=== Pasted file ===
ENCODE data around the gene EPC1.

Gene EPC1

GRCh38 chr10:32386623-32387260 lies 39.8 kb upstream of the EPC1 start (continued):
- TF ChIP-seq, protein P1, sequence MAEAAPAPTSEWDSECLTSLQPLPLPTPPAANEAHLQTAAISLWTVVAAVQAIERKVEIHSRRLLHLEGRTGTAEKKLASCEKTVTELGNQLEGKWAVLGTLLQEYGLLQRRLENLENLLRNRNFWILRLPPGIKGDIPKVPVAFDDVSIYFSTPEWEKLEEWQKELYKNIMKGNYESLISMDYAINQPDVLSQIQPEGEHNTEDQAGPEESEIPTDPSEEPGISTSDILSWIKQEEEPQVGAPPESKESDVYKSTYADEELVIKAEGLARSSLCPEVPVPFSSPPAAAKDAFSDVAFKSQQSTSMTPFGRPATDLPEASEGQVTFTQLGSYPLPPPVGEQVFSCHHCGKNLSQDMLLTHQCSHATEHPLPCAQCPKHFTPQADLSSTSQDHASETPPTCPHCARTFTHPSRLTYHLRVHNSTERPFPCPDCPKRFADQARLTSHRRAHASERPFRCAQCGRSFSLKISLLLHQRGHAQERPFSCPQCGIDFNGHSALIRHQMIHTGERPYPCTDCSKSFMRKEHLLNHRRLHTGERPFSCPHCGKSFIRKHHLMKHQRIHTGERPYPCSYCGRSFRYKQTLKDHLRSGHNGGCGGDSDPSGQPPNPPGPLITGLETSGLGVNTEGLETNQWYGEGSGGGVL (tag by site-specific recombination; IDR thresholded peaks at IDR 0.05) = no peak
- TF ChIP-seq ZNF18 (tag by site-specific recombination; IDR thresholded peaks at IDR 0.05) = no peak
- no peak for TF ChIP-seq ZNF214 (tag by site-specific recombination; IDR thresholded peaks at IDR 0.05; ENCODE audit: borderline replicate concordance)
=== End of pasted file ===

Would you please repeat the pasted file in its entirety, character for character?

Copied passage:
ENCODE data around the gene EPC1.

Gene EPC1

GRCh38 chr10:32386623-32387260 lies 39.8 kb upstream of the EPC1 start (continued):
- TF ChIP-seq, protein P1, sequence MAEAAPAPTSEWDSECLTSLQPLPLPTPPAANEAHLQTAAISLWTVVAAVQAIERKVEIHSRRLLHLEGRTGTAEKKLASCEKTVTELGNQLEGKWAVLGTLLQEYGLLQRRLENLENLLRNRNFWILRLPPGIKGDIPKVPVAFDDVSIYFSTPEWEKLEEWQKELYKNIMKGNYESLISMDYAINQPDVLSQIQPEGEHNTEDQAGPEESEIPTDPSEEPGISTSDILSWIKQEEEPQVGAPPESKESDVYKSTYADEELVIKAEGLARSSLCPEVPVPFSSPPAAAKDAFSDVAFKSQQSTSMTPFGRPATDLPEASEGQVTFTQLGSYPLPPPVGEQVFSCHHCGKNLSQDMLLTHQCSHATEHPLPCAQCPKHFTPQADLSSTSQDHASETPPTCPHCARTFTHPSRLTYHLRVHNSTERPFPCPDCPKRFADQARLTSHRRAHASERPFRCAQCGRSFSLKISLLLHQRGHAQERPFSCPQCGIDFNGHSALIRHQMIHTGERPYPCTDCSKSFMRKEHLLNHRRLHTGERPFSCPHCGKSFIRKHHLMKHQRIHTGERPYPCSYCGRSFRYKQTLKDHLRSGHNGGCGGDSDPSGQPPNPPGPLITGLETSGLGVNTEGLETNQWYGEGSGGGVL (tag by site-specific recombination; IDR thresholded peaks at IDR 0.05) = no peak
- TF ChIP-seq ZNF18 (tag by site-specific recombination; IDR thresholded peaks at IDR 0.05) = no peak
- no peak for TF ChIP-seq ZNF214 (tag by site-specific recombination; IDR thresholded peaks at IDR 0.05; ENCODE audit: borderline replicate concordance)